The federal government has announced plans to give the Australian Federal Police the power to demand identification from people in airports without precondition. AFP officers currently cannot request someone’s ID unless they are confident the person has committed, or plans to commit, an offence. Home affairs minister Peter Dutton called current arrangements “an absurdity”, saying police would also be given the power to move people on from airport precincts “if it’s believed that they’re involved in certain criminal activities”. CT body scanners common at international airports will be installed at domestic airports as part of a $294 million security upgrade. Senator Derryn Hinch’s quick pledge of support for the increased powers “as long as it doesn’t degenerate into racial profiling as we’ve seen in the US” has generated strong responses from people who have already experienced racial profiling at Australian airports.
Aid agencies and governments have responded to Israel’s use of force that left at least 61 Palestinian protesters dead. Medical aid charity Medecins sans Frontieres called the violence “unacceptable and inhuman”, saying “it is unbearable to witness such a massive number of unarmed people being shot in such a short time”. Foreign minister Julie Bishop expressed Australia’s “deep regret and sadness” over the deaths, urging Israel “to be proportionate in its response and refrain from excessive use of force” while telling “Palestinian protesters to refrain from violence”. White House deputy press secretary Raj Shah said “the responsibility for these tragic deaths rests squarely with Hamas”, accusing the group of “intentionally and cynically provoking this response”. Prime minister Malcolm Turnbull echoed that sentiment, telling Melbourne radio station 3AW that Hamas was “seeking to provoke the Israeli defence forces” by orchestrating the protest.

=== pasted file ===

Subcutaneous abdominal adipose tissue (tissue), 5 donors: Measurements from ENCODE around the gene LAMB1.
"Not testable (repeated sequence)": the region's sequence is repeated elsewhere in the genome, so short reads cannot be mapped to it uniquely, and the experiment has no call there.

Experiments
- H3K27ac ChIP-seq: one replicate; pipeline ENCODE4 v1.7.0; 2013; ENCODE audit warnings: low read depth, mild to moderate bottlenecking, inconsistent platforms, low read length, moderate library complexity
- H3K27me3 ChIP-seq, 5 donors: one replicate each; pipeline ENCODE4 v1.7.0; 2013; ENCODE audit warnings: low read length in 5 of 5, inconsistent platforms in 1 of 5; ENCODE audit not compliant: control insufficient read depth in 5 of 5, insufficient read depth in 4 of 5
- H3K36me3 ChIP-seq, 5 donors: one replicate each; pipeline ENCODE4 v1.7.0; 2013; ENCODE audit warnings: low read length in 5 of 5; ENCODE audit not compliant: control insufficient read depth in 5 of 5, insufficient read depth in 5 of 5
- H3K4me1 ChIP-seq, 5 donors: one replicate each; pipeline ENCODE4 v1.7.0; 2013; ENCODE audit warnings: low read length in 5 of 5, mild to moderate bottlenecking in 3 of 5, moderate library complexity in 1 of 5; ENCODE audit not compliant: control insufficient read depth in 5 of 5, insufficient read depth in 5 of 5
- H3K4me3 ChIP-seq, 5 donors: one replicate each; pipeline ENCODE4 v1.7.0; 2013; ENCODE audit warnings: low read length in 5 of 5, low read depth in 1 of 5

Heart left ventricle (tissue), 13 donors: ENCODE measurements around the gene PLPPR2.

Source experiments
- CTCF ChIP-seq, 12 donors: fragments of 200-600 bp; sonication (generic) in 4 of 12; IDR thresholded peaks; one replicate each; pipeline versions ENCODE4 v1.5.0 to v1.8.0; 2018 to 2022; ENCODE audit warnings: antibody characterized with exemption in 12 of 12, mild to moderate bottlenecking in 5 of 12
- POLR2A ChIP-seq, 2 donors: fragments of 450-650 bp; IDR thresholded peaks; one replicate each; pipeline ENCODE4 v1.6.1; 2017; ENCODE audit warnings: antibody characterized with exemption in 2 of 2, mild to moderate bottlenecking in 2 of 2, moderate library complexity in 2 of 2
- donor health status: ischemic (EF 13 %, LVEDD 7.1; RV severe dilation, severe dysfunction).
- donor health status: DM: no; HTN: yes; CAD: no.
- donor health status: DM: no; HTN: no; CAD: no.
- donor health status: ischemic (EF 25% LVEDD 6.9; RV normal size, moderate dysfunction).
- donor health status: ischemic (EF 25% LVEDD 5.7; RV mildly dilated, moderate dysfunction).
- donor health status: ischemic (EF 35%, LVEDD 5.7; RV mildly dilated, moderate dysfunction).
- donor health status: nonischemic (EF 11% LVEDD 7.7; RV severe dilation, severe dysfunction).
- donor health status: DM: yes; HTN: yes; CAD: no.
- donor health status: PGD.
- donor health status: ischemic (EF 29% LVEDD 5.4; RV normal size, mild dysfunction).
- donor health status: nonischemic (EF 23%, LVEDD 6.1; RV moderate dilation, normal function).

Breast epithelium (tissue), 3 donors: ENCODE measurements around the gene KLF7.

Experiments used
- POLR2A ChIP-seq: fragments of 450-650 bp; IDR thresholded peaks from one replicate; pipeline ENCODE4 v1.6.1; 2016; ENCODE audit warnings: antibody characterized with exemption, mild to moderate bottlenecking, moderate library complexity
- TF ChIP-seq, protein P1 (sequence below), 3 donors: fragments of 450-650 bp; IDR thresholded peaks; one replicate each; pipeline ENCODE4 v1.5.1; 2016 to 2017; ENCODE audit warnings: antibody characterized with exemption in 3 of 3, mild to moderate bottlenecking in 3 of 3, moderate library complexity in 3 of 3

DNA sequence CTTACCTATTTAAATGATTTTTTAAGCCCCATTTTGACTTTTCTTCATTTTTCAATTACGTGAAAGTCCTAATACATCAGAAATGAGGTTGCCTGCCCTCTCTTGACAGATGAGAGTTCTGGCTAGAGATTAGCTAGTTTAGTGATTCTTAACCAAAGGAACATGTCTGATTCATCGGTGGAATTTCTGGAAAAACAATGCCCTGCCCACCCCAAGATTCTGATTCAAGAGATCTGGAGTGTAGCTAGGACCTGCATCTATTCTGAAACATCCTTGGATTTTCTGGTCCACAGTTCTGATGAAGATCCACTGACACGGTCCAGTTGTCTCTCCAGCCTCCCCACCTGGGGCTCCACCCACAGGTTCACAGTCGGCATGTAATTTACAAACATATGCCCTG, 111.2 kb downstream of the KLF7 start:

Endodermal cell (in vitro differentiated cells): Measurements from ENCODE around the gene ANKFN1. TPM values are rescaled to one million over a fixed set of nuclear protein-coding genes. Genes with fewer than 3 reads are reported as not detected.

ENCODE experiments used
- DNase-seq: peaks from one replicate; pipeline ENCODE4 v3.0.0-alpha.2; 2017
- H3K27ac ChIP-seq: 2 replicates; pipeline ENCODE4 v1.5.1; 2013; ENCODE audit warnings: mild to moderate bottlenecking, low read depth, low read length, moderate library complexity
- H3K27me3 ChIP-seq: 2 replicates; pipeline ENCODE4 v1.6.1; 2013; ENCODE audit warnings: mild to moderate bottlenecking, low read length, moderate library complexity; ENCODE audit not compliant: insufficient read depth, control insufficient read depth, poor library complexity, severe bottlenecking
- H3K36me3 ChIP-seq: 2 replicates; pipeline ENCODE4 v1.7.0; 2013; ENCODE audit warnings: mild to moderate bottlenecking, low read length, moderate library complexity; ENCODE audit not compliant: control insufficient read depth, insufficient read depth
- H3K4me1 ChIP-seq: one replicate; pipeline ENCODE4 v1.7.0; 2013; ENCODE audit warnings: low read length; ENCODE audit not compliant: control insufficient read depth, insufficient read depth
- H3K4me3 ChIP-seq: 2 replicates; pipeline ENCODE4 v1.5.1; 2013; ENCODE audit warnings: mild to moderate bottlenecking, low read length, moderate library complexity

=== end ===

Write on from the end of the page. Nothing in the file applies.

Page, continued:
Former Malaysian opposition leader Anwar Ibrahim has warned supporters Malaysia’s new government will need time to tackle the country’s problems, saying “one election does not a democracy make”. Speaking to Fairfax, Anwar nominated “independence of the judiciary, rule of law, free media and proper separation of powers” as his priorities once he takes office. The former deputy prime minister is expected to be pardoned today, allowing him to take a seat in parliament once a member of his Pakatan Harapan coalition steps down. Anwar will likely then become Malaysia’s eighth prime minister under the terms of a power-sharing arrangement with current prime minister Mahathir Mohamad. On Saturday former prime minister Najib Razak was barred from leaving the country, and a police cordon has been set up around Najib’s home.
And Liberal senator Lucy Gichuhi is at risk of losing her seat at the next election. The ABC reports the South Australian Liberals may pick Adelaide City councillor Alex Antic over Gichuhi for the third spot on the party’s Senate ticket, leaving Gichuhi in an unwinnable fourth position. Gichuhi, a Kenyan-born migrant, joined the Liberals in February after a brief stint as an independent following the collapse of Family First, declining to join Cory Bernardi’s Australian Conservatives. The preselection battle adds to tension in the Liberal Party about the number of women in leadership positions. Prime minister Malcolm Turnbull admitted he unsuccessfully urged Liberals in the seat of Ryan to select assistant disability services minister Jane Prentice as their candidate at the next election. The federal minister for women and minister for financial services, Kelly O’Dwyer, donated $50,000 to the Enid Lyons Fighting Fund, an organisation she set up this year, to provide financial support for Liberal women running for office.